During this time of year, the NBA is all about jostling for a place in the standings. The contenders are fighting for the top seeds and teams in the middle of the playoff pack are trying to ear home-court advantage in the first round.
However, the battles for seeding that matter the most take place near the bottom of the standings.
By this time, teams know where they stand. If you’re on the outside of the playoffs, it’s better to just lose as many games as possible than try to make a run. Why would anyone exchange a chance for a higher draft pick for a brief series against one of the conferences best seeds? Only five eight-seeds have ever upset a number one seed. Losing games in the last half of the season will always be more beneficial to a franchise in the long run than trying to win meaningless games.
Tanking exists in all sports. In 2012, the NFL was dominated by the “Suck for Luck” campaign. The Houston Astros lost 324 games from 2011-2013 as they assembled the building blocks of their eventual 2017 World Series title.
But tanking will always be especially prevalent in the NBA due to how much influence one player can have on a team. Look no further than the Cleveland Cavaliers. In 2003, they got the number one pick and drafted LeBron James, the only player to earn the moniker of “Chosen One” before going pro and meet or surpass all expectations. A decade later, they were able to convince LeBron to return to Cleveland due in large part to three first-overall draft picks in four years.
Much of why tanking is so necessary in the NBA is just due to the nature of the game itself. There are only five players on the floor at any time and rosters consist of just over a dozen players. Any one player has a dramatically larger impact on an NBA team than their counterparts in the NFL or MLB.
Commissioner Adam Silver announced last week that teams that were found to be tanking would be met with “the swiftest and harshest response possible from the league office.” The league gave the Bulls a slap on the wrist for their lineup choices post All-Star break, but ending tanking is an endeavor easier said than done.
The NBA can hardly force non-playoff teams to play their veterans heavy minutes in March. Teams, even if they’re not actively tanking, are still at the point where they are assessing their needs for next season. Part of that includes letting the younger players on the roster see the floor to assess the team’s future and finding any glaring issues that need to be addressed in the draft.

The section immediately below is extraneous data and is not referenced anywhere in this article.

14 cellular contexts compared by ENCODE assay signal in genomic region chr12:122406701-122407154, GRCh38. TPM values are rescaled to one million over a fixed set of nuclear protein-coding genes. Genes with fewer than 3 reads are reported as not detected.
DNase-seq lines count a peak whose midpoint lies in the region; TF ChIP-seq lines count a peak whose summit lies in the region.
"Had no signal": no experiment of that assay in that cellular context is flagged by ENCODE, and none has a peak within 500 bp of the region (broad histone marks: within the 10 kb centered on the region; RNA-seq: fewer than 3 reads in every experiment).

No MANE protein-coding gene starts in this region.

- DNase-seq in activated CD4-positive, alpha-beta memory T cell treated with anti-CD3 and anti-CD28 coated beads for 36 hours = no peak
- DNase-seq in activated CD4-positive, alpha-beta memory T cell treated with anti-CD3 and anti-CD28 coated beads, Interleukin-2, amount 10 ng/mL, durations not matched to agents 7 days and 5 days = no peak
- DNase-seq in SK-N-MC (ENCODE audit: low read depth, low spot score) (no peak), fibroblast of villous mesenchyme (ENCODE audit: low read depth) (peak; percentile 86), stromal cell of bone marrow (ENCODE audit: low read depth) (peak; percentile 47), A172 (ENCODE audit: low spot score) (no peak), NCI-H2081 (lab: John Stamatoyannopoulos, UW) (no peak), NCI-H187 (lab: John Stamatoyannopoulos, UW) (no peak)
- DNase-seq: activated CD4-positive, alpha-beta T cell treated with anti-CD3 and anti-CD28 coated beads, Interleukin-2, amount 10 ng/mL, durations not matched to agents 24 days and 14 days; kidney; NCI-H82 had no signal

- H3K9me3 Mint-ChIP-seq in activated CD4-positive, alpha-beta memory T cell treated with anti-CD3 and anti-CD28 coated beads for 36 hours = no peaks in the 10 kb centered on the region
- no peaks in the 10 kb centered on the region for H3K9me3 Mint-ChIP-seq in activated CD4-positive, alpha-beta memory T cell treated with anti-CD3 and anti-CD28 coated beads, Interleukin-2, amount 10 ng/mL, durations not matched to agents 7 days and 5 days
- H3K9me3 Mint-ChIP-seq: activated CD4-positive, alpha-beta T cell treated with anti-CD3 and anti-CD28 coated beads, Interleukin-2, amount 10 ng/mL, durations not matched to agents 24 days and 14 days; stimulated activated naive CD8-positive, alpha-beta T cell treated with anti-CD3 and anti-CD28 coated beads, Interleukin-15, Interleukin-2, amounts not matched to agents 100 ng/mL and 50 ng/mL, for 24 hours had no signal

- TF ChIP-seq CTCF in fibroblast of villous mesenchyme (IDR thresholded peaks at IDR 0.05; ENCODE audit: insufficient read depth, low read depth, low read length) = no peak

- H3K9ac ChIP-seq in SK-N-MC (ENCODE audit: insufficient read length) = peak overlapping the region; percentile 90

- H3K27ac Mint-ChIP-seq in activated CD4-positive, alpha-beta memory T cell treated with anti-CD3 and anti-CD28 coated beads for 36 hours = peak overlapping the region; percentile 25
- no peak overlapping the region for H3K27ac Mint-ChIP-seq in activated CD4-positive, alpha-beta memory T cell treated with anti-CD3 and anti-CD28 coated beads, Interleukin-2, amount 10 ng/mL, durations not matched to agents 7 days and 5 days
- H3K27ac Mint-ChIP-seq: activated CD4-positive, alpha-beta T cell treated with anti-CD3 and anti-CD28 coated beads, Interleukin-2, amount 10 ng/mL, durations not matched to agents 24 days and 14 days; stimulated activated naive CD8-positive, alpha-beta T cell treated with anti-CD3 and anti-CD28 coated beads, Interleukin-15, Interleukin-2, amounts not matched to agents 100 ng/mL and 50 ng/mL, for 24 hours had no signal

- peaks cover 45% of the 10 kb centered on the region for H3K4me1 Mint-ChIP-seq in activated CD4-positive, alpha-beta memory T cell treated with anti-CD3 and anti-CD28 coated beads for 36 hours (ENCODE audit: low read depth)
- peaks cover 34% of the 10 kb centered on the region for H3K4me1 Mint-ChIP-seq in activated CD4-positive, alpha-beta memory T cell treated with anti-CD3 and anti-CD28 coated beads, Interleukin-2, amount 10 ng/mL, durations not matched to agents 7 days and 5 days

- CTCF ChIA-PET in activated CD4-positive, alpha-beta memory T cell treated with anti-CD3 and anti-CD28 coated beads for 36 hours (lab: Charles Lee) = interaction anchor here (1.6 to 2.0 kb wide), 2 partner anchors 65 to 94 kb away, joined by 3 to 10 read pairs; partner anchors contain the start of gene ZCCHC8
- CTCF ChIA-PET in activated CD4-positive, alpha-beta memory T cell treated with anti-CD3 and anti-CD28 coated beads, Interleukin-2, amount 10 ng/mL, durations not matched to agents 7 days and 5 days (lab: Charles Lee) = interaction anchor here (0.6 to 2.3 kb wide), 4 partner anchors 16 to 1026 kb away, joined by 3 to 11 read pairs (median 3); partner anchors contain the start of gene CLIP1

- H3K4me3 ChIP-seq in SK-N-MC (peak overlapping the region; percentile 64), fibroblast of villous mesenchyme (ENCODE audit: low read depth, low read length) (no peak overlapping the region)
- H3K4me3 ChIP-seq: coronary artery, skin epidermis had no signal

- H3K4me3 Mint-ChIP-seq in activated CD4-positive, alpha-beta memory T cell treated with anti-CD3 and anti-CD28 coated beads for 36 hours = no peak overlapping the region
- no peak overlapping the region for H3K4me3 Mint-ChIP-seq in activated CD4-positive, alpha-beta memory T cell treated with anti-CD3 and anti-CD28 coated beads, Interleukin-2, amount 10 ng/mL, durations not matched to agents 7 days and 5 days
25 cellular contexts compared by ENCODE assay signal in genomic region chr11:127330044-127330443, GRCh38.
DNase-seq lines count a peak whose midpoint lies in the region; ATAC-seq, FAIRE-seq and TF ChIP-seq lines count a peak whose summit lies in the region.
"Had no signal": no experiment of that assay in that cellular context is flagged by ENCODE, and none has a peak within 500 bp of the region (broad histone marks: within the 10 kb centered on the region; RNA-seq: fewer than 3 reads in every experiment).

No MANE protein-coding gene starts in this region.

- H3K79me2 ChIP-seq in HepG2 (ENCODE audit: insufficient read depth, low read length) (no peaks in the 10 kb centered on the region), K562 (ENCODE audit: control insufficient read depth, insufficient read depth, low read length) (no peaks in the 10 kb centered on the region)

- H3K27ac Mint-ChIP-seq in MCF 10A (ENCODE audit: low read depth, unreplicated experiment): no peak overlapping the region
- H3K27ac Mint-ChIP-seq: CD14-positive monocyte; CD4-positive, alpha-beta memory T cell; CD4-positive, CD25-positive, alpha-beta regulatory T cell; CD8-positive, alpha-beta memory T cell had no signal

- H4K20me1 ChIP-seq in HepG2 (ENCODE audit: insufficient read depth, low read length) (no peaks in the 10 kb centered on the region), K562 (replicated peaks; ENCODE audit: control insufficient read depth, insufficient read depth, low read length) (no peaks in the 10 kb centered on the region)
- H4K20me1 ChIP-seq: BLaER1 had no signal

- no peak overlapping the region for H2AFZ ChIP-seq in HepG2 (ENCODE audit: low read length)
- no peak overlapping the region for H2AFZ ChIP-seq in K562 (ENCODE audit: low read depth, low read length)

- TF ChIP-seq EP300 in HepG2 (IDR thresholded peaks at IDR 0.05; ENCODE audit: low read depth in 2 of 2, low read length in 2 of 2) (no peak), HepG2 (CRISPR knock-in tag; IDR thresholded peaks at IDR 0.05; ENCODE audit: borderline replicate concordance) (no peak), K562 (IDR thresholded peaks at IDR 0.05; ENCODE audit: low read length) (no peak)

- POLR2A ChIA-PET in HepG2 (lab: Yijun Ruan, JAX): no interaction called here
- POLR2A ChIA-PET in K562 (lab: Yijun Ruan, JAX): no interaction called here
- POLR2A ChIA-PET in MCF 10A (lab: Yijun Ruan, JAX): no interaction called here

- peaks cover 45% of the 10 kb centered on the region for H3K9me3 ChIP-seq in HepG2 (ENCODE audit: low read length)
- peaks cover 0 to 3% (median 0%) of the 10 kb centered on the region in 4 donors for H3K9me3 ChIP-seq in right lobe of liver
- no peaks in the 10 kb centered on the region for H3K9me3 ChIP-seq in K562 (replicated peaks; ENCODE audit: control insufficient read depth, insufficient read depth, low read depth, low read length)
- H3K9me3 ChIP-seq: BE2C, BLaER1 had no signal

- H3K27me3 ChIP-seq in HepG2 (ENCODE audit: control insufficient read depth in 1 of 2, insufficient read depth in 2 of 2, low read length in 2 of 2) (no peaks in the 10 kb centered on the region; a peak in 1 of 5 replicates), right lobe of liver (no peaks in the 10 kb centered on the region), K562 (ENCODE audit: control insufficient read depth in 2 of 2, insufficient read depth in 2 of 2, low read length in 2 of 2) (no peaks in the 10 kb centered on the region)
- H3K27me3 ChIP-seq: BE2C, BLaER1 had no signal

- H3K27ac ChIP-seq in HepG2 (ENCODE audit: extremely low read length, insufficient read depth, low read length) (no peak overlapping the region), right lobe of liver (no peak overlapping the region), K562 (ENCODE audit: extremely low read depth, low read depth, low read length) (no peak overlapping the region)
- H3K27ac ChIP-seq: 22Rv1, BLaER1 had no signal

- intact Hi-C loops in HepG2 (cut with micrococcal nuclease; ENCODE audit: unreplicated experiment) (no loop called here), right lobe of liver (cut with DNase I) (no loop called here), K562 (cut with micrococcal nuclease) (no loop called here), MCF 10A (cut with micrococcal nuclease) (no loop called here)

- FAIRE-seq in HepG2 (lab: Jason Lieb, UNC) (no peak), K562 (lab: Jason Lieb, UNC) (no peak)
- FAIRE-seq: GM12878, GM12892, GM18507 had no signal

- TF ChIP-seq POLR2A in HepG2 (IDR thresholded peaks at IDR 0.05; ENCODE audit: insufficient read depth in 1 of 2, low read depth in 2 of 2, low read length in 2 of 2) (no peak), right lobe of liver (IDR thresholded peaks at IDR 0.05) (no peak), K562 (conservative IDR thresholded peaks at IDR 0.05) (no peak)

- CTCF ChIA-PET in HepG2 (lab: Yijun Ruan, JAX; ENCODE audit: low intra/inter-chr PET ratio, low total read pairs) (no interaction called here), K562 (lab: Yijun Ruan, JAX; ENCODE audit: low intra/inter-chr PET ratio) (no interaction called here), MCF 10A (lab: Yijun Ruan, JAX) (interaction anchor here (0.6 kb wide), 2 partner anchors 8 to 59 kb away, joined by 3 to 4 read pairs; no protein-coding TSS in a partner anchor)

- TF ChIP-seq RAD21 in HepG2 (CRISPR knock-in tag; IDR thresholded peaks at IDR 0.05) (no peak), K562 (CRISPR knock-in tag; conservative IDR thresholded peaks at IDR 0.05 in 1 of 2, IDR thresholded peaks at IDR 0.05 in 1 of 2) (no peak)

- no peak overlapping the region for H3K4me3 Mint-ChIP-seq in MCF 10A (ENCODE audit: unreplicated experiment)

High draft picks are obviously also just how teams acquire talent. It takes a lot of luck to develop a championship team. It’s possible, but it’s really difficult to assemble a contender without high draft picks. Look at how hard the Brooklyn Nets have had it the past couple years. Without a draft pick to call their own, they’ve been stuck in mediocrity ever since former GM Billy King sold the future for a year of Paul Pierce and a year and a half of Kevin Garnett.
If the NBA were to become a totalitarian state and require that teams try their absolute hardest in every single regular season game, I’m not sure we would see a lot of change in the league year to year. We hear all the time how the lower playoff seeds are the worst place to be because you’re not bad enough to be in the lottery and you’re not good enough to win a championship. Teams that keeping try to win while they’re in those spots often stay for years because they lack the means to acquire significant talent. A magical elimination of tanking would likely be the same thing. If a team is horrendous, they’ll acquire talent through the draft. If a team is really good, they’ll be a free agent destination. A team that is simply mediocre will likely be mediocre for a while.
Tanking is like hitting the do-over button. It allows for a clean slate. Yes, teams that are tanking might be a lesser on-the-court product for the fans but it also means lower ticket prices, watching young guys develop and a hopeful future. Tanking is and will always be a part of the NBA as long as there’s talent to be found in the draft.
Bryan Lambert is a staff writer for The Daily Campus. He can be reached via email at firstname.lastname@example.org.